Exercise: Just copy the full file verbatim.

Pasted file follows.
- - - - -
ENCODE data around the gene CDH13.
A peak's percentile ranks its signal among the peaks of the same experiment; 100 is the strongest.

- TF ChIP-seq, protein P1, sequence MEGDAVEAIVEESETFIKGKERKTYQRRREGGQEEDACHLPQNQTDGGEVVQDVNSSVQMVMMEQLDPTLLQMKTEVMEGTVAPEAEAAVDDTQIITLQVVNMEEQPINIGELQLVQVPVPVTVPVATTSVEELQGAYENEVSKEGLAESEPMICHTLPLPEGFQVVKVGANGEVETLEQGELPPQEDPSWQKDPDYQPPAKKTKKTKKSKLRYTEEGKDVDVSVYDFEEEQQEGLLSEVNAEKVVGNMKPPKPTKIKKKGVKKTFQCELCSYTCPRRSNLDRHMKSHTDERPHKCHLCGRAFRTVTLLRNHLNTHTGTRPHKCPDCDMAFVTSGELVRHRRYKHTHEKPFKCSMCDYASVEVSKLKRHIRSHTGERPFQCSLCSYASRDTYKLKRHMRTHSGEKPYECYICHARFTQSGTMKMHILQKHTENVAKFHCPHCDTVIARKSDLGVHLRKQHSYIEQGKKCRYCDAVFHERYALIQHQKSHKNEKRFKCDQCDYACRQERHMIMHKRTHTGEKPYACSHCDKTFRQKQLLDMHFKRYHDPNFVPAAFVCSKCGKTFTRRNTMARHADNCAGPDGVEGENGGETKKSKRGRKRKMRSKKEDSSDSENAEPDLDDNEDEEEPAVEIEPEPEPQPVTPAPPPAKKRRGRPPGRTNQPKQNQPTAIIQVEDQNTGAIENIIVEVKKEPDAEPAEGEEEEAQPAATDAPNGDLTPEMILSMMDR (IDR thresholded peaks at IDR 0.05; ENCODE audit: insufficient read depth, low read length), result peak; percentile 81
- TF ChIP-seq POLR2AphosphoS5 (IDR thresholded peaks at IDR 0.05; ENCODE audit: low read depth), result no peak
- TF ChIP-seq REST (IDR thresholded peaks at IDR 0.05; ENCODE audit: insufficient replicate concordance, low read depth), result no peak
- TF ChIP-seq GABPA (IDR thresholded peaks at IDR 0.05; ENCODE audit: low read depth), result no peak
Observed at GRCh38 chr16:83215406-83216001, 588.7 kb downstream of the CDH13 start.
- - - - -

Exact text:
ENCODE data around the gene CDH13.
A peak's percentile ranks its signal among the peaks of the same experiment; 100 is the strongest.

- TF ChIP-seq, protein P1, sequence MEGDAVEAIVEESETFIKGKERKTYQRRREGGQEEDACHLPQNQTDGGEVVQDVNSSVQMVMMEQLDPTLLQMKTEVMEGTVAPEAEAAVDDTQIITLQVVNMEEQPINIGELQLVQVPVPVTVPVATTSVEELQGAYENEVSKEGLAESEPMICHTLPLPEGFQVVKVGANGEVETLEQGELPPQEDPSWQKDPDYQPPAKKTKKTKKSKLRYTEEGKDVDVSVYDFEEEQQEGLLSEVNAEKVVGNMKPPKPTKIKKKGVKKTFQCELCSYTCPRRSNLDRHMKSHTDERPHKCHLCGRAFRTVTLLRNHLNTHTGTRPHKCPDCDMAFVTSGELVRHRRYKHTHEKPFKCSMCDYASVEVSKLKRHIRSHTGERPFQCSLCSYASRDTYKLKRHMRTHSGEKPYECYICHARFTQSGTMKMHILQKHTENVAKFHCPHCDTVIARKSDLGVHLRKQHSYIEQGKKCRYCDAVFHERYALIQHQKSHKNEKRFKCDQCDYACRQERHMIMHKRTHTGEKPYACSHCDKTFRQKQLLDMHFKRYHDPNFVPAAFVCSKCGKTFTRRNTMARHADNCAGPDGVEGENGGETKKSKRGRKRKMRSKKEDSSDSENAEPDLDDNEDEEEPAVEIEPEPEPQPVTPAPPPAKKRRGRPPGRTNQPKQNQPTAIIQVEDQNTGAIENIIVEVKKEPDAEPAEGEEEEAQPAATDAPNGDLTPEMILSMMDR (IDR thresholded peaks at IDR 0.05; ENCODE audit: insufficient read depth, low read length), result peak; percentile 81
- TF ChIP-seq POLR2AphosphoS5 (IDR thresholded peaks at IDR 0.05; ENCODE audit: low read depth), result no peak
- TF ChIP-seq REST (IDR thresholded peaks at IDR 0.05; ENCODE audit: insufficient replicate concordance, low read depth), result no peak
- TF ChIP-seq GABPA (IDR thresholded peaks at IDR 0.05; ENCODE audit: low read depth), result no peak
Observed at GRCh38 chr16:83215406-83216001, 588.7 kb downstream of the CDH13 start.